The 39 Steps at Walterdale

Bradley Bishop, Lauren Tamke, Lucas Anders, and Samantha Beck in The 39 Steps. Photo credit Scott Henderson, Henderson Images.

During the last two seasons of theatre performance in pandemic times, I’ve seen a lot of small-cast productions – which makes sense, fewer people in the rehearsal hall means less potential exposure and easier distancing – and a lot of serious themes. Which also makes sense, as our society’s had time to think about some difficult issues over the last couple of years. I even got to direct a show fitting those descriptions.

When I watched Peter Pan Goes Wrong at the Citadel last month, I realized that I’d been missing the experience of watching a large cast do ridiculous and unexpected things on stage, along with my more thought-provoking theatre-going.

With Walterdale Theatre’s current production of The 39 Steps, directed by Kristen Finlay, I got that experience. There are only six actors (Lucas Anders, Lauren Tamke, and an ensemble of four: Samantha Beck, Bradley Bishop, Liam McKinnon, Rico Pisco), but I think there are more than a hundred characters. Some of them in disguise. All of them in different costumes (Nicole English) and many of them with different accents,

As for “ridiculous and unexpected”, I kept giggling with delight at what was happening in front of me. I’d read this script before, but there was so much happening on stage besides the dialogue. Even the movement of set pieces was fun and silly. And since the action took the protagonist Richard Hannay (Lucas Anders) from his new flat in 1930s London to a West End show, taking a train to Scotland, leaping from a moving train over the Forth Rail Bridge, to a Highland croft, a misty moor, and a few other atmospheric locations, what I thought were simple set pieces (set and prop design Taylor Howell) turned out to transform into convincing backgrounds for many locations. A complex atmospheric sound design (Anne Marie Szucs) helped to set the scenes clearly and added to the humour and the suspense.

One of my favourite little details was the way I could see quickly that the curved row of rehearsal boxes was a moving train, because of the way everyone’s movements illustrated the carriage’s bumpy movement. I also loved Margaret, Tamke’s understated portrayal of a young Scottish farm wife yearning for travel and cities and the for exotic visitor Hannay, and Mister Memory (Liam McKinnon), the quirky music-hall performer answering trivia questions from his audience (ensemble members who must have slipped in to the Walterdale audience). Lucas Anders plays only one character, the protagonist Richard Hannay, but maintains the high pace (often running across the stage) and clear motivation that drives the somewhat-farfetched plot to its not-quite-predictable happy conclusion.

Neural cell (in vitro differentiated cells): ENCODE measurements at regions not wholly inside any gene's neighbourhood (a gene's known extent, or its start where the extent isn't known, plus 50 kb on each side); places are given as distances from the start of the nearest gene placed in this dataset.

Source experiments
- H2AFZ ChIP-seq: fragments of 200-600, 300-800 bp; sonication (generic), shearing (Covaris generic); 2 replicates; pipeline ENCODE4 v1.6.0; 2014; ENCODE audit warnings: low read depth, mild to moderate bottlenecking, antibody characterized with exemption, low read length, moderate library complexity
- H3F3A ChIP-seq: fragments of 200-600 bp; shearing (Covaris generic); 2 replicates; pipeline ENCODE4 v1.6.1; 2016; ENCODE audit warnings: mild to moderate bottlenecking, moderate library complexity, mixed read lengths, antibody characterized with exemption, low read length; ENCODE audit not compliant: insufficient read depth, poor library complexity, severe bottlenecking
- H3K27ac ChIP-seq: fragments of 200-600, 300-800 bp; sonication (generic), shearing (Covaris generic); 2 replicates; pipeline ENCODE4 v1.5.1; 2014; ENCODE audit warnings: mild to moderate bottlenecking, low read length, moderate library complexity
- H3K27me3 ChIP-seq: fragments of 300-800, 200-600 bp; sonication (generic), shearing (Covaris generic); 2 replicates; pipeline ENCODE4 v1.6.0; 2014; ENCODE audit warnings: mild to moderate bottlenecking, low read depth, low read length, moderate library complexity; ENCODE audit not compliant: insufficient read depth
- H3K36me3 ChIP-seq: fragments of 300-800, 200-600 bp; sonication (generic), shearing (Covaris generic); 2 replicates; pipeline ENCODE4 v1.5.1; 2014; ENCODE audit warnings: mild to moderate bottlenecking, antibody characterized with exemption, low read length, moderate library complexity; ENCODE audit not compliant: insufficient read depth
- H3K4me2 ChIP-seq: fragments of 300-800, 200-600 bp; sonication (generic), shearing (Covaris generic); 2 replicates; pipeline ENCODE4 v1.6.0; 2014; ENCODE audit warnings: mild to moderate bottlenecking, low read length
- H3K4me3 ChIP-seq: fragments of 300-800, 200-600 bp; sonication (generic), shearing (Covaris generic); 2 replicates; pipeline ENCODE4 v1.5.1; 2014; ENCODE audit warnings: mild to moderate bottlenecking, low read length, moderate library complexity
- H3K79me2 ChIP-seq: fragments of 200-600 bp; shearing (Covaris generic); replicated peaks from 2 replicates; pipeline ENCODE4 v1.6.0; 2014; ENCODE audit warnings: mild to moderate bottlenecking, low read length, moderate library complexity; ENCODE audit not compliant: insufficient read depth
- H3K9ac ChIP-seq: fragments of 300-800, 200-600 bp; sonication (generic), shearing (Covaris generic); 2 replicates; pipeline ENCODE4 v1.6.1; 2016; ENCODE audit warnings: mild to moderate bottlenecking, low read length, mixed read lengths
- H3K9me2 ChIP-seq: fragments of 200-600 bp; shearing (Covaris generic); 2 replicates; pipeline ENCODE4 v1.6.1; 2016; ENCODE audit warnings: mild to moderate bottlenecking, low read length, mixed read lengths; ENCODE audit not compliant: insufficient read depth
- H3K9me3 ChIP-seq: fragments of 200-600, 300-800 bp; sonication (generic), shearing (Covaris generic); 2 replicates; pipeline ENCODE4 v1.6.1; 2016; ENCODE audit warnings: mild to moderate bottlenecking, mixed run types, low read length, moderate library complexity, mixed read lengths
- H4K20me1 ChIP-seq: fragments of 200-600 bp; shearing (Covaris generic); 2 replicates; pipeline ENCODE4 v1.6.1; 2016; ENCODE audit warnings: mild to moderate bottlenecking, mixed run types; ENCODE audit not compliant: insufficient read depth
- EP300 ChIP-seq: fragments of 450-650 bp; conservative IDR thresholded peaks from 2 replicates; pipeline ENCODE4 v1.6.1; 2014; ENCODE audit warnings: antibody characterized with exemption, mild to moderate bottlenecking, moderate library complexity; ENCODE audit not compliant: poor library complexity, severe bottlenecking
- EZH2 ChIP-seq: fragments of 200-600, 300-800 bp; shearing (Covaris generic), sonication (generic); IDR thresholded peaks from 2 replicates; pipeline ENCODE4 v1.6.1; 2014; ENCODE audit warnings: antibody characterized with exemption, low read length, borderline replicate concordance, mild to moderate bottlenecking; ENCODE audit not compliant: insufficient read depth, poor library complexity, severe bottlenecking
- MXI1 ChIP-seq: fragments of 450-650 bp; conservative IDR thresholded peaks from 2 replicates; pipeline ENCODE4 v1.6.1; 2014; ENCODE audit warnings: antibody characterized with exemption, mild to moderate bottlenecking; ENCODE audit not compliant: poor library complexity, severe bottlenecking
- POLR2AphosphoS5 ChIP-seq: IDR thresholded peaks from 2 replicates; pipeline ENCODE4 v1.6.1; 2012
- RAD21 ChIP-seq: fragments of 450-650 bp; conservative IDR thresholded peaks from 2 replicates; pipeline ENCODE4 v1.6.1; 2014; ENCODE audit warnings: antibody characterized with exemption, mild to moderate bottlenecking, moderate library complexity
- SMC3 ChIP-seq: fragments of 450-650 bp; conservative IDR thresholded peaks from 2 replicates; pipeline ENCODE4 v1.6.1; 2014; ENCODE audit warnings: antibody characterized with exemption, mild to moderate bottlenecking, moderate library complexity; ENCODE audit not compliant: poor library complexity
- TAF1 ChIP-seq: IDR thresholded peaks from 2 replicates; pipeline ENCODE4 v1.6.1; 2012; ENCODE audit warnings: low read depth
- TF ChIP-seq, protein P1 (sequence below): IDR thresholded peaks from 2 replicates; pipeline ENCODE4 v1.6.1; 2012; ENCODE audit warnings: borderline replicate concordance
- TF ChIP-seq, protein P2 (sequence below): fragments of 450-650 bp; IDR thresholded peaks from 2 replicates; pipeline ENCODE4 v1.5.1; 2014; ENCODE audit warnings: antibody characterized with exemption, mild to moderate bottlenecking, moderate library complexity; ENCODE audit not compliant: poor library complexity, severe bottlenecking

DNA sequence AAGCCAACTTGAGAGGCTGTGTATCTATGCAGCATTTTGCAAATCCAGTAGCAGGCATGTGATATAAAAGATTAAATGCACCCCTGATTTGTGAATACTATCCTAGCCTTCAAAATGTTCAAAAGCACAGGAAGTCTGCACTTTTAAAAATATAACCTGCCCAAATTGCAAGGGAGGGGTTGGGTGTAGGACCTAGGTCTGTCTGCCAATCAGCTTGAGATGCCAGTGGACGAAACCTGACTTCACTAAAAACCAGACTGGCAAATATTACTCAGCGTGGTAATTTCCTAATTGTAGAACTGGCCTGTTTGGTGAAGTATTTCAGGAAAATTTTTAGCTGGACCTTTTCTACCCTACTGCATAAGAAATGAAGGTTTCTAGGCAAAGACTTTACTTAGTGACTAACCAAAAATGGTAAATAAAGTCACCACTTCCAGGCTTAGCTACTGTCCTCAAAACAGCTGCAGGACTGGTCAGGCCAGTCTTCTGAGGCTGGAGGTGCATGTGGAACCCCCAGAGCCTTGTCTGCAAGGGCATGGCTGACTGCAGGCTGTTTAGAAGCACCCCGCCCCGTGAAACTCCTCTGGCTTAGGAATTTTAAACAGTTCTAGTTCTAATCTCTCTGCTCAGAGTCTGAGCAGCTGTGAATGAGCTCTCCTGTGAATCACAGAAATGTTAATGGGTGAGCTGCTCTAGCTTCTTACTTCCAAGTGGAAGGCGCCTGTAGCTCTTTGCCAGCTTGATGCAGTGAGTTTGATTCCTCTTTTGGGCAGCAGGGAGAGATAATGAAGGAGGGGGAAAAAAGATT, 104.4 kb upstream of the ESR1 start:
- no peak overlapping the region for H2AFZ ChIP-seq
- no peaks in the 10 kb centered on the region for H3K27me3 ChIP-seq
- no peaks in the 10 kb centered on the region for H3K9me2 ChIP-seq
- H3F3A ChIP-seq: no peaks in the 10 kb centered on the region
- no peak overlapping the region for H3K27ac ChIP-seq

Liam McKinnon and Rico Pisco hunting fugitives by air, in The 39 Steps. Photo credit Scott Henderson, Henderson Images.

This story originated as a 1915 adventure novel by John Buchan, British writer and parliamentarian who later became Governor-General of Canada. My father was fascinated by Buchan, and shared his musty hardcover copies of The 39 Steps, Greenmantle, and Prester John with me. I also remember Dad showing me the 1935 Hitchcock film adaptation, and delighting in the detail of Hannay being Canadian in the movie. This stage version was written by Patrick Barlow in 2005, and it pulls from both the book and the movie as well as from many tropes and expectations of film-noir, slapstick, and early-20th-century spy thrillers to create a great parody which is very funny whether or not you already know the source material.

The 39 Steps is playing at Walterdale Theatre until Saturday May 21st. You can get advance tickets at Tix on the Square. If a performance is not sold out you can also get them at the door an hour before showtime. Masks are required, house capacity remains limited, and auditorium ventilation has HEPA filters.

Leave a Reply

Fill in your details below or click an icon to log in:

WordPress.com Logo

You are commenting using your WordPress.com account. Log Out /  Change )

Twitter picture

You are commenting using your Twitter account. Log Out /  Change )

Facebook photo

You are commenting using your Facebook account. Log Out /  Change )

Connecting to %s